- ExxonMobil Oil Field
ExxonMobil is developing a major oil field in the African country of Chad near Kome. Ultimately the field will consist of more than 200 wells with gathering lines, pumping stations and a pipeline from the field in Chad to the tanker loading facilities on the coast of Cameroon.
Chad is an underdeveloped country with minimal infrastructure. Engineering for the development project is being completed by a consortium led by Kellogg, Brown & Root Inc. Burns & McDonnell was retained by KBR to design the electric transmission and distribution network. The line design posed several unique engineering, construction and design challenges.
The electric system consists of a backbone of 33- and 66-kV radial transmission and 33-kV distribution to the wells and other facilities from the field's power plant. Oil will be pumped from the wells with medium voltage submersible pumps of up to 1,500 hp. The pumps are designed for continuous operation and will tolerate only a few restarts before requiring a rebuild that can cost up to $250,000. Additionally, if oil flow is stopped, there is no guarantee that it will resume once the pump is reinstalled and started. A highly reliable electric system is required to allow sustained and economical operation of the field.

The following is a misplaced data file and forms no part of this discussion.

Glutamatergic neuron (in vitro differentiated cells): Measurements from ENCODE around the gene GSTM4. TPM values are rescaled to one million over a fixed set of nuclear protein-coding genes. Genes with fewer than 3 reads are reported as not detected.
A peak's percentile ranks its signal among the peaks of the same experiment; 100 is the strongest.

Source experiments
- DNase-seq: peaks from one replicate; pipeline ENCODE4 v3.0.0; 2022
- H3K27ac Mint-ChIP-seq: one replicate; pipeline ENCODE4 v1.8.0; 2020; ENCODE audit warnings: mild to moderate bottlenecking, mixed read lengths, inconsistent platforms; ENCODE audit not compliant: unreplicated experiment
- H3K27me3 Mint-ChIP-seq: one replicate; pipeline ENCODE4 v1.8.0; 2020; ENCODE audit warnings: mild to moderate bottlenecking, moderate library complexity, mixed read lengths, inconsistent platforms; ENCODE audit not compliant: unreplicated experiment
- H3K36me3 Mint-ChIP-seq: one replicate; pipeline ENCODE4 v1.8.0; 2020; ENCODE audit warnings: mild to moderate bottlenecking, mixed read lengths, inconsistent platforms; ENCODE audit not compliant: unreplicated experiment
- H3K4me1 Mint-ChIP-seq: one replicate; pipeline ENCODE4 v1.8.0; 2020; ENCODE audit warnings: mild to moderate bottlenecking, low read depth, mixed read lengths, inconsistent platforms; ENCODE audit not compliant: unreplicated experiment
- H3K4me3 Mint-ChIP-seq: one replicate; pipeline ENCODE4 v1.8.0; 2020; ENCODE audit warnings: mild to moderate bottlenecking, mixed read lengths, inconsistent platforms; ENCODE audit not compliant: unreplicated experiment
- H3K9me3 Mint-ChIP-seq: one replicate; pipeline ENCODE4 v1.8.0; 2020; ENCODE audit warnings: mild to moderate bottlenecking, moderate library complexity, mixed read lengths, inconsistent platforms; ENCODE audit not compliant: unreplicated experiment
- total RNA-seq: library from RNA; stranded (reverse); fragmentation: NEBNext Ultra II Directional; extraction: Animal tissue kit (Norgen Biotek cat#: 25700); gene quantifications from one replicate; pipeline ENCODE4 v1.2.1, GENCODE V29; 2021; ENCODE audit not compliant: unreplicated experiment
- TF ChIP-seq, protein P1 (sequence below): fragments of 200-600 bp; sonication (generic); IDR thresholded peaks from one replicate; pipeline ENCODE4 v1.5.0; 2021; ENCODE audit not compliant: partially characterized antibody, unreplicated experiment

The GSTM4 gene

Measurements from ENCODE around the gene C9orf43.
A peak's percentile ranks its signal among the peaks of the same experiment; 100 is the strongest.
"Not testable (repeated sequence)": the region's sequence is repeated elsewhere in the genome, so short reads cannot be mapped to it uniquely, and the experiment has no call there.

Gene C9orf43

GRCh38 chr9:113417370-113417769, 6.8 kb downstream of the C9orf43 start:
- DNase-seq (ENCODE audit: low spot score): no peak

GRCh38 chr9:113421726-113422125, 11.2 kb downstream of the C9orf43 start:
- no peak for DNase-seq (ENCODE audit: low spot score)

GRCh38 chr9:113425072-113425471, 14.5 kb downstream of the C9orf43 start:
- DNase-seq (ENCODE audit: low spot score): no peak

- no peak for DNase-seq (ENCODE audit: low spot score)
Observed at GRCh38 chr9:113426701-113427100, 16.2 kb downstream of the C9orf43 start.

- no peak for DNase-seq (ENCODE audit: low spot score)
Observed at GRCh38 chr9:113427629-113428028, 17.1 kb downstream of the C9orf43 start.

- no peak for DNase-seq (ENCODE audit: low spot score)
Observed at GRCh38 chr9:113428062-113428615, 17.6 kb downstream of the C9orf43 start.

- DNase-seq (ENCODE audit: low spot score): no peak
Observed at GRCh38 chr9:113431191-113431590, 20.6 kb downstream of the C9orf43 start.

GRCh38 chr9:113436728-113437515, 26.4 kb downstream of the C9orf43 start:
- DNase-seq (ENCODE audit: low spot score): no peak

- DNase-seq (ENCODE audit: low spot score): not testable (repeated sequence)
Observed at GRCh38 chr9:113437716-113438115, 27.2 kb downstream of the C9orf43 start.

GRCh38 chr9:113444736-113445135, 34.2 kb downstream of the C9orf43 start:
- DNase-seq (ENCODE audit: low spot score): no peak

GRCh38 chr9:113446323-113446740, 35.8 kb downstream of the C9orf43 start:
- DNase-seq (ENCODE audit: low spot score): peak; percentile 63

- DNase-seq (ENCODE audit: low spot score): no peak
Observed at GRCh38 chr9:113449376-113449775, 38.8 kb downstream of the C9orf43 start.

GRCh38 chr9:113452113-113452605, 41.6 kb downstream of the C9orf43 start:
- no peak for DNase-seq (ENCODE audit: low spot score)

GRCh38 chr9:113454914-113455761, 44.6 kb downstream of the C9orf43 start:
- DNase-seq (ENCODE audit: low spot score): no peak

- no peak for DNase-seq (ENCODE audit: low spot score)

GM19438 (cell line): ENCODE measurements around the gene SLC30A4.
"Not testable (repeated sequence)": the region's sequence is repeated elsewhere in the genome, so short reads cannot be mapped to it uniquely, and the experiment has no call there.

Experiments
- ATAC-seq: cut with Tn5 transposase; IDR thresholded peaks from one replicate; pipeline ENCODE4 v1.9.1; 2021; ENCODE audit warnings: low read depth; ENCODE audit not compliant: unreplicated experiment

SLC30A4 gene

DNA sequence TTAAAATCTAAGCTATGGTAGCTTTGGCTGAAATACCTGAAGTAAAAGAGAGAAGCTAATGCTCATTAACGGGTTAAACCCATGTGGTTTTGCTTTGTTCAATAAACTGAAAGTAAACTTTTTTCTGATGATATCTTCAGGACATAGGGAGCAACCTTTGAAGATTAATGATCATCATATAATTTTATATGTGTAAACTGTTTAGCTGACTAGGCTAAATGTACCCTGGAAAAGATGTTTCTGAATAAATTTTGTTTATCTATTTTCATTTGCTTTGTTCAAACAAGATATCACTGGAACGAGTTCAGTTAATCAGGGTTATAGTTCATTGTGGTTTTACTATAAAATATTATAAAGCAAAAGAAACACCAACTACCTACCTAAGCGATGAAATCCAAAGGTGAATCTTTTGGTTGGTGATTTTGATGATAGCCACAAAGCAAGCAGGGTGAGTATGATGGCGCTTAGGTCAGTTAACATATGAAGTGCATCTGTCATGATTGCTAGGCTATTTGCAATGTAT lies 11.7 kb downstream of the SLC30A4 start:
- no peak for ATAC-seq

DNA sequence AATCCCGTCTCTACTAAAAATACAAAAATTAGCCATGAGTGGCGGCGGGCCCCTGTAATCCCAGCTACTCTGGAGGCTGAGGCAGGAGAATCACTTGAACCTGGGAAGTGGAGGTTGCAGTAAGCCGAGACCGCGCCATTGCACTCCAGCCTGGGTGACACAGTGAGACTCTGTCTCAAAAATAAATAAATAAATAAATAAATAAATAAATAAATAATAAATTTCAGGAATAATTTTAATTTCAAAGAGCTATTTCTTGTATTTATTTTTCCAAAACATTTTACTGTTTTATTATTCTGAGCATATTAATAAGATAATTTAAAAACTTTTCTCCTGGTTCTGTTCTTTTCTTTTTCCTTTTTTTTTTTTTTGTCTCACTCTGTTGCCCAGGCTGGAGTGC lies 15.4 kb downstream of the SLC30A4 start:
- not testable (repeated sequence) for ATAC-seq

Chad has a very high level of lightning activity — about 180 thunderstorm days a year – and extremely high soil resistivity of up to 9,000 ohm-meters. The extremely high soil resistivity caused an unacceptably high incidence of back-flashovers. Increasing the insulation level from 66-kV to 345-kV reduced the number of back-flashovers to 6/100 mile-year but still did not reduce them to an acceptable level. Additionally, designing the lines for such high insulation levels greatly increased the structure height and foundation requirements, with the associated increase in material and construction costs.
Burns & McDonnell engineers determined the best method to economically obtain the desired level of reliability was to use a separate shielding structure adjacent to the structure supporting the conductors. The shielding structure would shield the line from direct lightning strikes the same as a traditional shield wire design. The increase in potential of the shielding structure will not cause a back-flashover to the phase conductors on the adjacent structure. The two-pole system results in comparable overall steel and concrete quantities as the 345-kV design while achieving an acceptable level of direct and back-flashovers.
Construction began in September 2002.